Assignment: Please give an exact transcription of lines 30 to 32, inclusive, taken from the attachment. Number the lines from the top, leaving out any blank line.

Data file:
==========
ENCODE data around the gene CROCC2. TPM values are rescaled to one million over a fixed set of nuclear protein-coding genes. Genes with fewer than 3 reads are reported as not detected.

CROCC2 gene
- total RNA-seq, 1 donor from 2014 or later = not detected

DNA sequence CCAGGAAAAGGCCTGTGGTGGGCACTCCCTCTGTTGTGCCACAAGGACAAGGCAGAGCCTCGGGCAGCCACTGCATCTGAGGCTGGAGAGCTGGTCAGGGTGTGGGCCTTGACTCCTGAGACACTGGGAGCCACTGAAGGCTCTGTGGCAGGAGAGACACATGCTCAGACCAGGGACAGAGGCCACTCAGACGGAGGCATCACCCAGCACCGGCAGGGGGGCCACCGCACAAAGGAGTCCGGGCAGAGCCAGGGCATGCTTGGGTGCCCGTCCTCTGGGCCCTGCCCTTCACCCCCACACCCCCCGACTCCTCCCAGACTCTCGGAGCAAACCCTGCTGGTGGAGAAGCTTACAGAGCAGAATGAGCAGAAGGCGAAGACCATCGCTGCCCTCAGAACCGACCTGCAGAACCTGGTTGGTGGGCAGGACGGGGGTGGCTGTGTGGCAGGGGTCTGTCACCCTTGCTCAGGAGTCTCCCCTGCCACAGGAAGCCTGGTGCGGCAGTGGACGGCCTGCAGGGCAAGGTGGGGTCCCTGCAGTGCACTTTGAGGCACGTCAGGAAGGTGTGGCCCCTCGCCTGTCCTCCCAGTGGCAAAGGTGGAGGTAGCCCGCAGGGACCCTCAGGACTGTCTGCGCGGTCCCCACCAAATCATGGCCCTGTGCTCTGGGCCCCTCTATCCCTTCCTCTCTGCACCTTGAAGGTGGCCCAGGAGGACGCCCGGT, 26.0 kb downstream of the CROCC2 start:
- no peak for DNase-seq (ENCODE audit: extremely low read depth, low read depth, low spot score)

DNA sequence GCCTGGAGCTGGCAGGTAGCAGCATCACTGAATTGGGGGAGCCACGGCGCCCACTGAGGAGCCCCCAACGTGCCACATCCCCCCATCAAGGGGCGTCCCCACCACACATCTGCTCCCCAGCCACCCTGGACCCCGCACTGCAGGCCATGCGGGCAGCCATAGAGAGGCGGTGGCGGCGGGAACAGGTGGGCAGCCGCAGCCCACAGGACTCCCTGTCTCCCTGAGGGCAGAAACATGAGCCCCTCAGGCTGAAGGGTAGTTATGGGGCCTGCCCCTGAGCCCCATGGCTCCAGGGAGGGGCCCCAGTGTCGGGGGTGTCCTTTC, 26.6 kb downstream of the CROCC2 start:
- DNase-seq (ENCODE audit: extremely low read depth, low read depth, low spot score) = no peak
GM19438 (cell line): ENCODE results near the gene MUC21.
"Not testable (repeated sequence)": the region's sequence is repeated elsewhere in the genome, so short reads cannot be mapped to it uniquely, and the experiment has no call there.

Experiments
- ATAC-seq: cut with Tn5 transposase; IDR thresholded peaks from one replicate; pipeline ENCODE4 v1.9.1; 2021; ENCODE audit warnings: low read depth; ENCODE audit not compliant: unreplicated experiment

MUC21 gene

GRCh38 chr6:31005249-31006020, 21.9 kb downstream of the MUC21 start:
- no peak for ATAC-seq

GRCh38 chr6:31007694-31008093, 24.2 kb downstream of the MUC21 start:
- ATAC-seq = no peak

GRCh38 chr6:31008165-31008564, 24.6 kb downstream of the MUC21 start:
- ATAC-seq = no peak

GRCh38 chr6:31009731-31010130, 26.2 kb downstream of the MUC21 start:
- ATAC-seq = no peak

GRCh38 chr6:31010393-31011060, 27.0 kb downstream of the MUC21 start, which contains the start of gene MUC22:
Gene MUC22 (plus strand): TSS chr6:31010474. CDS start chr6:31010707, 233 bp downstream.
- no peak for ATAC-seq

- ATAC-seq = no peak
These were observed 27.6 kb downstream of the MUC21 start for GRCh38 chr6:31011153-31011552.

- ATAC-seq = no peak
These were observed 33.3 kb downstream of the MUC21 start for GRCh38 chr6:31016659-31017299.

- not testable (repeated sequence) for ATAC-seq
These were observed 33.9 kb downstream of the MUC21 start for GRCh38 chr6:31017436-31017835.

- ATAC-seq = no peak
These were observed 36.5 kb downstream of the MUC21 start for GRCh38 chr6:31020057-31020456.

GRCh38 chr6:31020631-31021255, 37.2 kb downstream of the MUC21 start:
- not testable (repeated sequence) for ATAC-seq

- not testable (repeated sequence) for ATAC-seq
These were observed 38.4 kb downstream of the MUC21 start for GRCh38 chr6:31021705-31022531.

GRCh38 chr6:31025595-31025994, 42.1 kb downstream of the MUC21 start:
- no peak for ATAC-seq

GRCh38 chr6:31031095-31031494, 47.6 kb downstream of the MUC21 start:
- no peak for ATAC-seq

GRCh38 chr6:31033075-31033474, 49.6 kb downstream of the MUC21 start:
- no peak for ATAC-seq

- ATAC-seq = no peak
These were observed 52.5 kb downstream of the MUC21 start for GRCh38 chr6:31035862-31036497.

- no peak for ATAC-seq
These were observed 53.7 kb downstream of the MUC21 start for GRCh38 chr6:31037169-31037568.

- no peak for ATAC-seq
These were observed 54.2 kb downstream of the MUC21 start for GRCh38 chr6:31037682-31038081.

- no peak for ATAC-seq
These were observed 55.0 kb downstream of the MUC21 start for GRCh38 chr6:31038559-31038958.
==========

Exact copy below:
- ATAC-seq = no peak
These were observed 36.5 kb downstream of the MUC21 start for GRCh38 chr6:31020057-31020456.

GRCh38 chr6:31020631-31021255, 37.2 kb downstream of the MUC21 start: